One thing the -monogatari series has always been about, to some extent, is the exploration of fetishization. What makes something a fetish? What can be fetishized? When does something cross the line between fascination and fetishization? Sexualization and fetishization? Where does the taboo here come from? Is fetishization inherently good or bad? Is it even inherently sexual in nature? Can it be romantic? How can our fetishes define who we are and how we interact with others? That it deals so intimately with such questions can at times make the -monogatari series embarrassing, uncomfortable, difficult, yet fascinating to watch. It is made all the more so by NisioisiN’s multilayered writing and Akiyuki Shinbou’s… shall we say, “directorial understanding,” of the art of fetishization. (this post is going to get me some weird search engine queries)
Nowhere is this more apparent than in episode 8 of Nisemonogatari. It is twisted, it is disgusting, and it is beautiful, and nobody who has seen it will ever brush their teeth the same way again. After spending so many episodes talking about fetishization, Shinbou put these ideas into practice. Here, he let loose, putting his full, horrifying power into delivering a perfect storm of everything that fetishization could possibly hope to represent. Every frame, every syllable, every musical note, every piece of circumstance upped the smut factor exponentially as Shinbou, who is often criticized for his subtle yet noticeably unusual fixation on just the wrong parts of his female characters, showed us all that we had not seen anything yet. And with so many anime throwing as much nudity and contrived sexually explicit situations at audiences in a desperate attempt to titillate, this scene effortlessly surpassed them in eroticism, and it did so with nothing more than a toothbrush.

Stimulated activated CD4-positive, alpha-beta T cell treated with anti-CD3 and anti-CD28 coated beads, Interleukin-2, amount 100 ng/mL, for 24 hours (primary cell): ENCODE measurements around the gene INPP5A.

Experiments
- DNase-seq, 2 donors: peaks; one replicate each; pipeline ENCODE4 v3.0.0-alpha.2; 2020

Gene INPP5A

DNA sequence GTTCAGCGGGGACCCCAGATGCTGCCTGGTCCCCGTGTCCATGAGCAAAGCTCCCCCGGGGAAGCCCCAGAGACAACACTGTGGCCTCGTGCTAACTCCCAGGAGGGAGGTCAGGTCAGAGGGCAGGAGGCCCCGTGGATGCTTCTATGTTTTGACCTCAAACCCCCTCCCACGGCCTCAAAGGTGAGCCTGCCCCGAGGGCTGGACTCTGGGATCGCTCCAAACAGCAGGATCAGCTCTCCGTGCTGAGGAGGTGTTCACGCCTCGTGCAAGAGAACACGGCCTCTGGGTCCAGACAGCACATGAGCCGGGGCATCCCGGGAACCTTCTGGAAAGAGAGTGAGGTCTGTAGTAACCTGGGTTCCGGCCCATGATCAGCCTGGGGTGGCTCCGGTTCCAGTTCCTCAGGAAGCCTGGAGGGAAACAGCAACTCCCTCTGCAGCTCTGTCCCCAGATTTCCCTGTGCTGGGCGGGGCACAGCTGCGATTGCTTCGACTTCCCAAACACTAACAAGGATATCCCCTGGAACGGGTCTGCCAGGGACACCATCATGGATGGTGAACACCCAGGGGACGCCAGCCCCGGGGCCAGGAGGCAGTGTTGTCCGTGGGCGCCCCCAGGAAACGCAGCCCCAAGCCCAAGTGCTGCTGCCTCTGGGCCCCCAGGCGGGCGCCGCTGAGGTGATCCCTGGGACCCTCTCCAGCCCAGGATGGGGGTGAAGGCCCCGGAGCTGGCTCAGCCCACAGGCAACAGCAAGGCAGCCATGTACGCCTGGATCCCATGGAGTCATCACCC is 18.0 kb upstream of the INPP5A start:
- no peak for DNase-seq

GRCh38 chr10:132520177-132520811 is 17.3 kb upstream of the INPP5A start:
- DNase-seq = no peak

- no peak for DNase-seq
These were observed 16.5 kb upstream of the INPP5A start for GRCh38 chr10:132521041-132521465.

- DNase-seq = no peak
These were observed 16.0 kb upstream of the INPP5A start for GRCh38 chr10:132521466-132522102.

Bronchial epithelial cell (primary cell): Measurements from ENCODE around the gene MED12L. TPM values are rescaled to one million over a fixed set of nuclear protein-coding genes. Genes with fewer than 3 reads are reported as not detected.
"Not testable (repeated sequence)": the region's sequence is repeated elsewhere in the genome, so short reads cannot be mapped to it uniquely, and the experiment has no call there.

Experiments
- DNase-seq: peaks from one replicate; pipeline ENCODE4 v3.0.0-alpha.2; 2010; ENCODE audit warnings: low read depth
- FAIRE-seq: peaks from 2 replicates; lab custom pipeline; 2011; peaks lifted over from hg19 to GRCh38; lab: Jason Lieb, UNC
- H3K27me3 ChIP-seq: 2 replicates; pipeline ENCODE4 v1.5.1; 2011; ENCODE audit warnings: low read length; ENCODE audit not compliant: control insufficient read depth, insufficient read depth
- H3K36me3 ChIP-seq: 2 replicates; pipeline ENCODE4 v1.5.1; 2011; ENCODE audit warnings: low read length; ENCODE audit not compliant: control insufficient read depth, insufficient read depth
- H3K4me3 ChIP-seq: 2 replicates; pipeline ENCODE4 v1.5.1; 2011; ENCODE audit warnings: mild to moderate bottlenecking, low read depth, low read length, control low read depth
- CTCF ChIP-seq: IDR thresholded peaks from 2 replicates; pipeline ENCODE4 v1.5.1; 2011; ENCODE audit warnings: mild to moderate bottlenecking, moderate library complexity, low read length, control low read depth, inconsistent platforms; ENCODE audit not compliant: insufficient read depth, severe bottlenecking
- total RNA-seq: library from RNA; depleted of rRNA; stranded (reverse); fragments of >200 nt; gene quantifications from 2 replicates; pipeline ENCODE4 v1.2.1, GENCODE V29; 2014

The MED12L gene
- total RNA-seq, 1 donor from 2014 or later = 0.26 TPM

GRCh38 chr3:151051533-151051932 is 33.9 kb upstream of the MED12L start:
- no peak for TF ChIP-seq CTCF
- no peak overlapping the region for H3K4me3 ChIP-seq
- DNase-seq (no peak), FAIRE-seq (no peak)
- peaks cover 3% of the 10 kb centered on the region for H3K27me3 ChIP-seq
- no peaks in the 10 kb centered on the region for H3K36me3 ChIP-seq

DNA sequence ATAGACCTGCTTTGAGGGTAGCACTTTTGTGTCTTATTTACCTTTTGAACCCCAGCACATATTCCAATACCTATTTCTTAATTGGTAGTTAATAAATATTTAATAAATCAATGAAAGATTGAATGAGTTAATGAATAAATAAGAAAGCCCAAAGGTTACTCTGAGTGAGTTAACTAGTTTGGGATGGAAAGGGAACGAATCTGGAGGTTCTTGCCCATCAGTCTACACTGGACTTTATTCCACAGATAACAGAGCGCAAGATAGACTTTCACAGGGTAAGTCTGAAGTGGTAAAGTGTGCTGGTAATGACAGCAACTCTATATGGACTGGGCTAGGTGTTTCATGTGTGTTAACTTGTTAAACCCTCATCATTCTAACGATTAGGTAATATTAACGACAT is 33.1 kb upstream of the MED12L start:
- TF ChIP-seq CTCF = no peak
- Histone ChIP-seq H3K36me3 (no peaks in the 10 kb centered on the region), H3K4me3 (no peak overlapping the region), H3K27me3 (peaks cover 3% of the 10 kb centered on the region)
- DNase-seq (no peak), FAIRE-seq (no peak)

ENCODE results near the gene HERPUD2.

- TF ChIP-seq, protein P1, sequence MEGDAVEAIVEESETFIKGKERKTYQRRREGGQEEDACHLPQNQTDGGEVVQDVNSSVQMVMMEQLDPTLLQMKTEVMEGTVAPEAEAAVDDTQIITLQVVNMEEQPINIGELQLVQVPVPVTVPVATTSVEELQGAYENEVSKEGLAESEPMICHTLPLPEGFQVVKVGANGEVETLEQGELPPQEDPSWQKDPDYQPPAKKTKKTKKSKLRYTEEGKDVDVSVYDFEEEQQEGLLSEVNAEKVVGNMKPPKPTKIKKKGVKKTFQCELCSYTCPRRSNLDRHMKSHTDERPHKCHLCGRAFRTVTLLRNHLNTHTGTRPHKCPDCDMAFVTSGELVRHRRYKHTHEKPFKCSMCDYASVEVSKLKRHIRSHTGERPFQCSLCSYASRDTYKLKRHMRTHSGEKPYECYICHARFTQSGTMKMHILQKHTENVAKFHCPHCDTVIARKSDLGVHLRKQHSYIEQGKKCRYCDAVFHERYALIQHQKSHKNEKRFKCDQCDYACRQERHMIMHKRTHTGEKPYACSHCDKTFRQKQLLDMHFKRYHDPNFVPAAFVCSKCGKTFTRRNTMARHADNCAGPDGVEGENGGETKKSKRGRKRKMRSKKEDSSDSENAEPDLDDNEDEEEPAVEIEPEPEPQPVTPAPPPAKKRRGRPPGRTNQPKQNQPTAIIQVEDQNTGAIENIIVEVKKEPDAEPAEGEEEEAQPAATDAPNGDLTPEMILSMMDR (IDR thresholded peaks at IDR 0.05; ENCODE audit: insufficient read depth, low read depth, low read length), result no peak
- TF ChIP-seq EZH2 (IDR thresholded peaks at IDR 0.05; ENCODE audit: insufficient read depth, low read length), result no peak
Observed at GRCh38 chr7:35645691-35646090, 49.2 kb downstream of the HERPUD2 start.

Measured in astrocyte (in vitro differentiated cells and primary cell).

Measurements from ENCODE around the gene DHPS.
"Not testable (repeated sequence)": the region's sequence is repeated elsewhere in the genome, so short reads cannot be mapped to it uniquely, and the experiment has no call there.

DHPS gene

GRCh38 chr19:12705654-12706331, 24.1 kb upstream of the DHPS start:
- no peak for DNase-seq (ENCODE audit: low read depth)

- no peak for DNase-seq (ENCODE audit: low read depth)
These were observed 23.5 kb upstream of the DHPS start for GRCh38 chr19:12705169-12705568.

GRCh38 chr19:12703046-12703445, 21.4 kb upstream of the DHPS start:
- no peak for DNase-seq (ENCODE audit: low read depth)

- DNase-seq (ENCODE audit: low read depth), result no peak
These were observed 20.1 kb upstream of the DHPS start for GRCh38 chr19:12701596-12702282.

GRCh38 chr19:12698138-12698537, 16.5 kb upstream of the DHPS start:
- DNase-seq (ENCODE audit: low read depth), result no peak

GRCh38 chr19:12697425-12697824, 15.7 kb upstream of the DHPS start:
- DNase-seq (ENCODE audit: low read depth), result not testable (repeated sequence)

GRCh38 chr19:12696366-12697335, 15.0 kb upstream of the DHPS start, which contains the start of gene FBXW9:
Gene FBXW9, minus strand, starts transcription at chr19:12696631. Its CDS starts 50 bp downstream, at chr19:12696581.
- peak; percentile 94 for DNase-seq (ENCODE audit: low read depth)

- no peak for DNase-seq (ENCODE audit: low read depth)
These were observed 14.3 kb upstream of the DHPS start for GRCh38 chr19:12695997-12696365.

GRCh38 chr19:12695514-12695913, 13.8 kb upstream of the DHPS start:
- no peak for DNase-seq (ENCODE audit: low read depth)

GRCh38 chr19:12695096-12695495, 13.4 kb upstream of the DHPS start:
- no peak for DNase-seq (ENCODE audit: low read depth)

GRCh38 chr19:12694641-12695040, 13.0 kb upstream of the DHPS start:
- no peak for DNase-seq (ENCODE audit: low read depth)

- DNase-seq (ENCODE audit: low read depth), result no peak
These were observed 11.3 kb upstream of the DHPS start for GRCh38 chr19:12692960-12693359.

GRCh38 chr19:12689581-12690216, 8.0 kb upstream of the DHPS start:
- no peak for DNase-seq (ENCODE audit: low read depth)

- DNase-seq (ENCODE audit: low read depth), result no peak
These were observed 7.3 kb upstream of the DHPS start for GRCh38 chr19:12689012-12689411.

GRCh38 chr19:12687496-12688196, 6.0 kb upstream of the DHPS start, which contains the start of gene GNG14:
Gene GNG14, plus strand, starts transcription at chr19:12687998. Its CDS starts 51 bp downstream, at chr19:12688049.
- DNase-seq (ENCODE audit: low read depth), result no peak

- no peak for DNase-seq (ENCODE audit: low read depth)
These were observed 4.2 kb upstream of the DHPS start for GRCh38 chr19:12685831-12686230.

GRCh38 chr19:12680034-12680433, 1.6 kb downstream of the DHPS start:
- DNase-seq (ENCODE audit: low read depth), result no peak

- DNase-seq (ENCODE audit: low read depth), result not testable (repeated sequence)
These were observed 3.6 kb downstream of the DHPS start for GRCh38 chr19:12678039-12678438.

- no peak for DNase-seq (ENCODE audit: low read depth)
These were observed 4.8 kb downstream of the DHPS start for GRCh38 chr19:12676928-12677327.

This was the -monogatari series in one scene. And it was sick. And it was wrong. And it was glorious.